Want to see a wide-ranging (you know, home on the range-ing) selection of best horse operas of the past? Film Forum will get around to it. And again. And again.
Fifty best private-eye films? Film Forum. And again.
Hard-boiled newspaper flicks? “Hello, Sugar, give me rewrite!” Film Forum of course.
Before the Code — the flaming era of bad girls and horny guys before the Legion of Decency emasculated Hollywood? Where else? Film Forum.
A lot of the “Before the Code” prints were lent to Bruce and Film Forum by William K. Everson (1929-1996), the British-born film historian, author, critic, archivist and teacher whose lectures at The New School were regularly attended by Bruce.
“He had a huge apartment on the West Side,” Bruce remembered. “After he died his wife opened the door to a secret bathroom. It was filled top to bottom with film prints.”
Want to catch up with all the films of — well, almost all — Preston Sturges?
Carol Reed, and everything you ever wanted to know about “The Third Man”?
Vittorio De Sica?
Francis Ford Coppola?
Dorothy and Lillian Gish?
“Keaton,” said Bruce in a low outraged growl. “Greatest filmmaker ever born.” His other top-of-the-lists: “Chaplin. Harold Lloyd. Leo McCarey. Lubitsch. Anything by Lubitsch.”
With what might be described as a shamefaced smile: “I always try not to toe the line, but I’ll tell you a film I love: Ernst Lubitsch’s  ‘The Shop Around the Corner’ ” — in which store clerks Margaret Sullavan and James Stewart despise one another until they fall in love with one another.
It’s a movie that I too, the writer you’re reading, have always loved, not to mention being in love with Margaret Sullavan, then and ever since. Nora Ephron loved that film so much, she made it all over again (“You’ve Got Mail,” 1998), though not quite as well.
Bruce Goldstein, born July 5, 1952, has a not-to-be-believed 60th birthday coming up, but he still speaks awesomely of walking “the scary wonderland” of Broadway from 88th Street to 95th Street — New Yorker to Thalia, or vice versa — every Saturday when he was a kid.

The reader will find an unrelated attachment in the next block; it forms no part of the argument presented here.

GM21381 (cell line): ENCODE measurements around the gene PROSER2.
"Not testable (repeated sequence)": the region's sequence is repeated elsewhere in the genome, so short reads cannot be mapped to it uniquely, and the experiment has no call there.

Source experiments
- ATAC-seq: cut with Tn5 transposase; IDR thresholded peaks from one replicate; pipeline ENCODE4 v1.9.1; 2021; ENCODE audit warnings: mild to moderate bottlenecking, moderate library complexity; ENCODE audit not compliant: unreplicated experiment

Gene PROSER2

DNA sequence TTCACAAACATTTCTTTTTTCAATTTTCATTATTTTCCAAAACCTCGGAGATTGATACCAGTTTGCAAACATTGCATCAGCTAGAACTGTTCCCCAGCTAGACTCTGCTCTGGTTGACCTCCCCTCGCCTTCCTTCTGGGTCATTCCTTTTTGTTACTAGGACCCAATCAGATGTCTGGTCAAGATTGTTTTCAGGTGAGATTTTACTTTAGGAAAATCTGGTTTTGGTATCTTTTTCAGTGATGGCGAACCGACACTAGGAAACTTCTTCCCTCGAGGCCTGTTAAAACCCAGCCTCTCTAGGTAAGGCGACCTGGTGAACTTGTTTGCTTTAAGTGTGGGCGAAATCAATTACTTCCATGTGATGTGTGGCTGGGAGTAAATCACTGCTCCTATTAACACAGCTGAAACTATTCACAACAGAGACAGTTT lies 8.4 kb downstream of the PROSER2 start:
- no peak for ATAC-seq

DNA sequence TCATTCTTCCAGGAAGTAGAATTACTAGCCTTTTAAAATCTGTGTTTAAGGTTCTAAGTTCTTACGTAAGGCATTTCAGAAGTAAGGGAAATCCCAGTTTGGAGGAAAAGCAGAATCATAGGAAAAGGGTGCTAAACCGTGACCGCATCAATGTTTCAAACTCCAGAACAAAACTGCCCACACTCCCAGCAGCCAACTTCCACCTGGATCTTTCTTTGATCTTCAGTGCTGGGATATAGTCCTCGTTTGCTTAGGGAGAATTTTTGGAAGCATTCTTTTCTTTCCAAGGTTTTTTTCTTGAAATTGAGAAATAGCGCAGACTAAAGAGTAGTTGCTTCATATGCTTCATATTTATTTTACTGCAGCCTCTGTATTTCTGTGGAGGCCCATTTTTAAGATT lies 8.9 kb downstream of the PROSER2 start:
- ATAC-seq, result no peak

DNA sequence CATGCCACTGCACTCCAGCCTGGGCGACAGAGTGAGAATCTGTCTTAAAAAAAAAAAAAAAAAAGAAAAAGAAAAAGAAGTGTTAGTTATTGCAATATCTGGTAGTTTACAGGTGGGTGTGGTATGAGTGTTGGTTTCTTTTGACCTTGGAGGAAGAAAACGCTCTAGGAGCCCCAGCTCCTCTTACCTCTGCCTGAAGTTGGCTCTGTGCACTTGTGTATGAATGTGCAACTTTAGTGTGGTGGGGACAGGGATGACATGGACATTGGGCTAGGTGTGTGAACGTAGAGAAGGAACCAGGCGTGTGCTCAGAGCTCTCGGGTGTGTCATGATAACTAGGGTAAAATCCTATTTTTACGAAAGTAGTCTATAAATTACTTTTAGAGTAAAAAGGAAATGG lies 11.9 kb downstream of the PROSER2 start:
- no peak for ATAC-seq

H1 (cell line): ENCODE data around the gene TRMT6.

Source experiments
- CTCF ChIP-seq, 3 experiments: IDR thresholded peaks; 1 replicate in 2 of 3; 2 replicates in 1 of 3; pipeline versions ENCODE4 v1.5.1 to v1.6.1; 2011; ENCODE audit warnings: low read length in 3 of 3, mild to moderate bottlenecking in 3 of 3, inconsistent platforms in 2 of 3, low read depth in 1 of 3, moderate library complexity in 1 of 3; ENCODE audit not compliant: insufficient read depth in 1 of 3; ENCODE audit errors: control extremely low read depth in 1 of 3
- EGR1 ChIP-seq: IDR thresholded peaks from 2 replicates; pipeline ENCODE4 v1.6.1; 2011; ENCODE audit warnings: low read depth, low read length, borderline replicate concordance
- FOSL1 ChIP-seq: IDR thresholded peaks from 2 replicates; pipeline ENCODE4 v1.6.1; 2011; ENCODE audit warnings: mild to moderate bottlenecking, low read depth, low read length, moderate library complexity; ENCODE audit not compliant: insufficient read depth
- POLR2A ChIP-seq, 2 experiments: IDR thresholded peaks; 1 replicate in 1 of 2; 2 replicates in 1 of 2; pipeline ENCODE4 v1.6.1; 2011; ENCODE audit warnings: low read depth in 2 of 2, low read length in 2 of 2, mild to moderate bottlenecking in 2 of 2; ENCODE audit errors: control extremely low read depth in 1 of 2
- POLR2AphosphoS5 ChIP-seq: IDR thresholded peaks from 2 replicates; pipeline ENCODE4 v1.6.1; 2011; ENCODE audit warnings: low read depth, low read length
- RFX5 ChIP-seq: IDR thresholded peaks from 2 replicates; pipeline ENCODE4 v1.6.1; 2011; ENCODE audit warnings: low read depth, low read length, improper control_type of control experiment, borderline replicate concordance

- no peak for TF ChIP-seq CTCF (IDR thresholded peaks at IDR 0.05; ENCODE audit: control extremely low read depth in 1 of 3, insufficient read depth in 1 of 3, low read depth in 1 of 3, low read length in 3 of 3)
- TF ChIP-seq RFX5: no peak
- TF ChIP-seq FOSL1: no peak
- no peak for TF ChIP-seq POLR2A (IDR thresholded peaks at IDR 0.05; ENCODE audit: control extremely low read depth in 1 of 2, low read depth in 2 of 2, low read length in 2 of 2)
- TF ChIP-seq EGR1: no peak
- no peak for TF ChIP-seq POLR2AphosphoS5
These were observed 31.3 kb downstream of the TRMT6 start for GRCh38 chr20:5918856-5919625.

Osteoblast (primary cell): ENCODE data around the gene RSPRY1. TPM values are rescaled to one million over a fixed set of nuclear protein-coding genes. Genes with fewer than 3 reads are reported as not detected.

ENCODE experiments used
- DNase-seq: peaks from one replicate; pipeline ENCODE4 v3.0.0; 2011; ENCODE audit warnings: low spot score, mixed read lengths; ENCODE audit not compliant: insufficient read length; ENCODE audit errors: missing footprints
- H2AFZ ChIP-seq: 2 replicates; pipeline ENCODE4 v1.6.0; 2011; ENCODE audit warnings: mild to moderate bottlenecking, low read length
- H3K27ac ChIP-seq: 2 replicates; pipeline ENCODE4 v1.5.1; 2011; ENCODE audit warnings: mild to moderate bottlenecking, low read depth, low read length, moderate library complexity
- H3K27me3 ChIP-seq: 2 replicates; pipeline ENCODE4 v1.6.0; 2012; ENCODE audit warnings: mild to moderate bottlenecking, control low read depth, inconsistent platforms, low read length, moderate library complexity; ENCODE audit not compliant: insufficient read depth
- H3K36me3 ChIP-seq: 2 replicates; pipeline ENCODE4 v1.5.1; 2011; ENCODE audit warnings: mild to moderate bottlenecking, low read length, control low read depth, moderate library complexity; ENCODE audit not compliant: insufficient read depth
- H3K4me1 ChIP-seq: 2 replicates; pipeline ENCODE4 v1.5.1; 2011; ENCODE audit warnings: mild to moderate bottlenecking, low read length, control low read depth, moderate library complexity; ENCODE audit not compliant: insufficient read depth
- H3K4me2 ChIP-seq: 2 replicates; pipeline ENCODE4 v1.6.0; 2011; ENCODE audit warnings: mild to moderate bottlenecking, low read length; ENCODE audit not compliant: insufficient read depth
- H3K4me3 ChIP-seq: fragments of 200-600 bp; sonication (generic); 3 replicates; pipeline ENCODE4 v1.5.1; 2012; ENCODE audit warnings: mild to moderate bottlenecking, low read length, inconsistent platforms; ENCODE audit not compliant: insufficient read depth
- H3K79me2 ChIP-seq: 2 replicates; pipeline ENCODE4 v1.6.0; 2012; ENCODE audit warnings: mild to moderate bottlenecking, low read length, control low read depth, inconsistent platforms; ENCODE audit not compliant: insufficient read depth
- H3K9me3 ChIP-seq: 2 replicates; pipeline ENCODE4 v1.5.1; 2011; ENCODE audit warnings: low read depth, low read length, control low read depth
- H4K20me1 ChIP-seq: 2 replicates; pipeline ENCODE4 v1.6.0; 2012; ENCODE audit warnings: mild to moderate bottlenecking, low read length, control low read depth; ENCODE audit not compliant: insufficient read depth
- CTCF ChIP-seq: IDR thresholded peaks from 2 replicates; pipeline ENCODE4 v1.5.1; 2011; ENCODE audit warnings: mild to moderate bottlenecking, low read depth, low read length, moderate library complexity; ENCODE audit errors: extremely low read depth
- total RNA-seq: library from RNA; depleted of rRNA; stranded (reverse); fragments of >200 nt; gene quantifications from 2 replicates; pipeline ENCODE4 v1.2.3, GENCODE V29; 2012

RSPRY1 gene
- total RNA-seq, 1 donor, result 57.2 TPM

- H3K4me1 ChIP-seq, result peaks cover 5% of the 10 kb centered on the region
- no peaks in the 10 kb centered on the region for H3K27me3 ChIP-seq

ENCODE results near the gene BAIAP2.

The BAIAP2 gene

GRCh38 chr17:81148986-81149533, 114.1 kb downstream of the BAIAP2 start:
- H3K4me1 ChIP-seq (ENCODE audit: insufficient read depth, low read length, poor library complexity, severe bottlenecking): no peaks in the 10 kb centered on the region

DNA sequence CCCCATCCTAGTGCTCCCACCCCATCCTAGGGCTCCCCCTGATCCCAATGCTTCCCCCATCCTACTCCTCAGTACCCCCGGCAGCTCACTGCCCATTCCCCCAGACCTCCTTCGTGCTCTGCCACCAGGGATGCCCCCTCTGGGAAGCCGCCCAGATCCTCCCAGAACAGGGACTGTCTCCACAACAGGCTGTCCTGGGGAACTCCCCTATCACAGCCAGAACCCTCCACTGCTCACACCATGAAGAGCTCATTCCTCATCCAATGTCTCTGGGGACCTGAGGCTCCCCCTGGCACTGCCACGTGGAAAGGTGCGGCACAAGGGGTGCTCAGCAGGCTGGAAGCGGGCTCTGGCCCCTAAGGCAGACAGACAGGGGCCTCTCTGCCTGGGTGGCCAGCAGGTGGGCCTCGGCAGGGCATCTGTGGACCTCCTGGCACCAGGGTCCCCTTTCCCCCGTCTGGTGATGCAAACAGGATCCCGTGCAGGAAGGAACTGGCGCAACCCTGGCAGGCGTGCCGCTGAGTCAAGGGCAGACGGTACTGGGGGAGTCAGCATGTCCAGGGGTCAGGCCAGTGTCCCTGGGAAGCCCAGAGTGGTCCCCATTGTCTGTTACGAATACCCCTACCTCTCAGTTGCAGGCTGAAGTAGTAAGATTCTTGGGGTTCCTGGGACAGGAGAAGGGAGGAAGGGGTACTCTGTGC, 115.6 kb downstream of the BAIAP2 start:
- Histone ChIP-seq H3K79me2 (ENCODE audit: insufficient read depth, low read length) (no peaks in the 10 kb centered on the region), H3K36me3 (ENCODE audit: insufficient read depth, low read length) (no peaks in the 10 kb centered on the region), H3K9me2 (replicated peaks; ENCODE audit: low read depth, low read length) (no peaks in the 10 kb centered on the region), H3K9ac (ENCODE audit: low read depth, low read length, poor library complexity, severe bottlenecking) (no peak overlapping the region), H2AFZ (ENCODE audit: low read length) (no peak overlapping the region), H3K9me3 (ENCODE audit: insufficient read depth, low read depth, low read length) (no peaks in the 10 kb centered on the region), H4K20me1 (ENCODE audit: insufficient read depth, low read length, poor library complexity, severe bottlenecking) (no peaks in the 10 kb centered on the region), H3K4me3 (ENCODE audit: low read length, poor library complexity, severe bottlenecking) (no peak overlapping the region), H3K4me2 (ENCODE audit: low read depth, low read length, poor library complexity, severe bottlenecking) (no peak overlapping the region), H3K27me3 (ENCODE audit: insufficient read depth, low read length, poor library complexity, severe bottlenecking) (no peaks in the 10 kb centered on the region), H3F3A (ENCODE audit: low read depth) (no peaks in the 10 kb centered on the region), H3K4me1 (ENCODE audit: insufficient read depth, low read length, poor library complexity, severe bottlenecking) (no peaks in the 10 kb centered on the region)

His eyes still light up when he talks about his friends the Nicholas brothers, Fayard and Harold, who were athletic dancers or dancing athletes like nobody before them or since, not even Fred Astaire, in or out of films, in or out of Harlem. Bruce wrote a 1991 documentary about them — ah, there, Karen Cooper! — and cites a Vitaphone / Warner Bros. short, “Pie Pie Blackbird,” made in 1932, when Harold Nicholas was 10 years old.
All of what programmer Goldstein does costs money, and now, he said, “with the industry going digital and film prints ever harder to get,” even more so.
“Shipping is terribly expensive. Subtitling, particularly of Japanese films, is very expensive. To get stuff to and from Europe costs thousands of dollars. But Karen is very good about that. She never puts me on a budget.”
Coming up on Bruce Goldstein’s screen at Film Forum this summer: “The French Old Wave” of directors and their works, before the young bulls — Godard, Truffaut, et al — built their filmic reputations by killing off their role models in the pages of Cahiers de Cinema.
“As if Coppola and Spielberg dissed Howard Hawks and John Ford,” said Bruce Goldstein, programmer.
Who has “moved back to the shtetl,” i.e. the Lower East Side, with wife Keiko and daughter Mimi.
“Irving Berlin grew up two blocks away, on Cherry Street,” he said. “Ira Gershwin was born on Forsyth Street, in the other direction, unless it was Eldridge Street.”
Karen Cooper, maybe you should give that guy a documentary camera.